Surviving on a mixture of loans, grants and alternative moviegoing options, Eugene’s independent Broadway Metro is one of many cinemas struggling during the COVID-19 pandemic. With virtually every major film release being pushed to next year and people wary of returning to movie halls, there isn’t a clear future on the horizon for the movie theater business.
Just last year the Metro renovated its building to accommodate the customers that its downtown Eugene location couldn’t make room for. Adding three more screens as well as an on-site kitchen, the Metro could offer a wider variety of films as well as its own house-made food and cocktails. Now, and for the foreseeable future, it offers only very limited services.
On Aug. 31 the Metro reopened for screenings with limited capacity along with other theaters like Regal, following months of waiting for the green light from the state government. But after about a month, Regal announced closures of theaters nationwide, and the Metro returned to private screenings and a subscription movie rental and concessions delivery service.
Meanwhile, the David Minor Theater, another independent in Eugene, shut down in March and began to support itself by selling bikes. The former side hustle for owner Josh Goldfarb will now be a full-fledged bike business named 360 Cycles. Its grand opening was Nov. 28.
The Metro’s Managing Director Edward Schiessl describes socially distanced movie screenings as “completely unsustainable, even in a best-case scenario.” He explains that his business relies on selling 75 to 80 percent capacity on Friday and Saturday night, but under pandemic restrictions they were only allowed to book 10 to 15 percent and had to close at 10 pm.
The Metro required masks when not in your seat and wiped down all seats and surfaces between showings. Each theater had its own HVAC system that brought in outside air that never cycled through other auditoriums. Despite these precautions, the business coming in wasn’t enough.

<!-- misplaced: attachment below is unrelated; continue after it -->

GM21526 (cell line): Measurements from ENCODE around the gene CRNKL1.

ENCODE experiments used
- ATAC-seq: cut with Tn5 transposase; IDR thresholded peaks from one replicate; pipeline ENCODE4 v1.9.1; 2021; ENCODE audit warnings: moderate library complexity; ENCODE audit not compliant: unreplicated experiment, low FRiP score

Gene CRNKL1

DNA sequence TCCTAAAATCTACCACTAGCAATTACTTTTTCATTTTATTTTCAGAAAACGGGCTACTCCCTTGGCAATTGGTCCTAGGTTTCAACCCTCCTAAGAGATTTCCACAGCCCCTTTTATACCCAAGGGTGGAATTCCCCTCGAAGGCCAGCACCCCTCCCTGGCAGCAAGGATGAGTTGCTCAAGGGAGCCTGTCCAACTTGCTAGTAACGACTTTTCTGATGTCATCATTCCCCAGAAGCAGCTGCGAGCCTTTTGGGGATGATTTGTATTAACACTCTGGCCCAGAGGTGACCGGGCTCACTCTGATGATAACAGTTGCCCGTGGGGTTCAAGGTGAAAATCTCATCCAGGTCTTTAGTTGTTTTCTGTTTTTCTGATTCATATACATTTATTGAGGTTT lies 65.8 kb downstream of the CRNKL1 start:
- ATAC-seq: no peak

A major problem for businesses like the Metro is the uncertainty of the future. “It’s hard to know how long our business needs to be able to hibernate,” Schiessl says. “The private rentals don’t bring in enough income to pay rent, but for now we’re bridging that deficit with loans and grants.”
The Metro’s survival has been helped by programs like the Paycheck Protection Program and the Economic Injury Disaster Loan program, but that short-term support was exhausted in June. Now some limited grants from the Art-house American Campaign and the Coronavirus Relief Fund Cultural Support will help the Metro continue through the fall. “The stimulus bills so far have been short-sighted and impractical for most small businesses,” Schiessl says. Freezing payments for rent, loans and utilities would be a way in which the government could help, he says. “Preventing small businesses from operating while allowing creditors to continue to collect in full is extremely unfair and burdensome.”
As America confronts a third wave of the pandemic this winter many studios are opting to push the release of their films back or make available at home through to rent or to stream. Even with the upcoming theatrical release of Wonder Woman 1984, it’s unlikely to screen at the Metro considering the simultaneous streaming release on HBO Max for home viewers and limited capacity not being cost-effective. Schiessl was skeptical of there being a holiday movie season this year following the poor initial response to how the pandemic was handled in spring.
“It’s a chicken-egg scenario. Studios don’t want to release their A-list films to theaters until audiences come back, and audiences won’t come back until there are quality films to see.” As for when normality might return, he’s optimistic about summer 2021 and the time following a vaccine. “Movie theaters and concert venues probably have the longest road to recovery,” he says. “If this past year has taught us anything, it’s to expect the unexpected.”